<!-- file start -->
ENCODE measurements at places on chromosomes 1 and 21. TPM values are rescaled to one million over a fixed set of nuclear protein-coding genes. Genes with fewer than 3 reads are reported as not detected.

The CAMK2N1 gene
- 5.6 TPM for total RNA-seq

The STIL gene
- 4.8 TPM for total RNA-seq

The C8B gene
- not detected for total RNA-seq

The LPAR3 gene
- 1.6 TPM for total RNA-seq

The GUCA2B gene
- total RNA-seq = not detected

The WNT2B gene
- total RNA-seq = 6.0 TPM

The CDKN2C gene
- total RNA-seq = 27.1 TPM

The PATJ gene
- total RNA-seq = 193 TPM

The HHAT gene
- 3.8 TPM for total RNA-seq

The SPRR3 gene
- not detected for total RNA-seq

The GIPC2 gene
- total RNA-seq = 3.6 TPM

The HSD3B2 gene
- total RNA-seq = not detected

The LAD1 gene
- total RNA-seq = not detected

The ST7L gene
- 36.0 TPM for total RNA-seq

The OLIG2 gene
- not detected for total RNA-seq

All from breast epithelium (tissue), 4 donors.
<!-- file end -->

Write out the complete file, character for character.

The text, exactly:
ENCODE measurements at places on chromosomes 1 and 21. TPM values are rescaled to one million over a fixed set of nuclear protein-coding genes. Genes with fewer than 3 reads are reported as not detected.

The CAMK2N1 gene
- 5.6 TPM for total RNA-seq

The STIL gene
- 4.8 TPM for total RNA-seq

The C8B gene
- not detected for total RNA-seq

The LPAR3 gene
- 1.6 TPM for total RNA-seq

The GUCA2B gene
- total RNA-seq = not detected

The WNT2B gene
- total RNA-seq = 6.0 TPM

The CDKN2C gene
- total RNA-seq = 27.1 TPM

The PATJ gene
- total RNA-seq = 193 TPM

The HHAT gene
- 3.8 TPM for total RNA-seq

The SPRR3 gene
- not detected for total RNA-seq

The GIPC2 gene
- total RNA-seq = 3.6 TPM

The HSD3B2 gene
- total RNA-seq = not detected

The LAD1 gene
- total RNA-seq = not detected

The ST7L gene
- 36.0 TPM for total RNA-seq

The OLIG2 gene
- not detected for total RNA-seq

All from breast epithelium (tissue), 4 donors.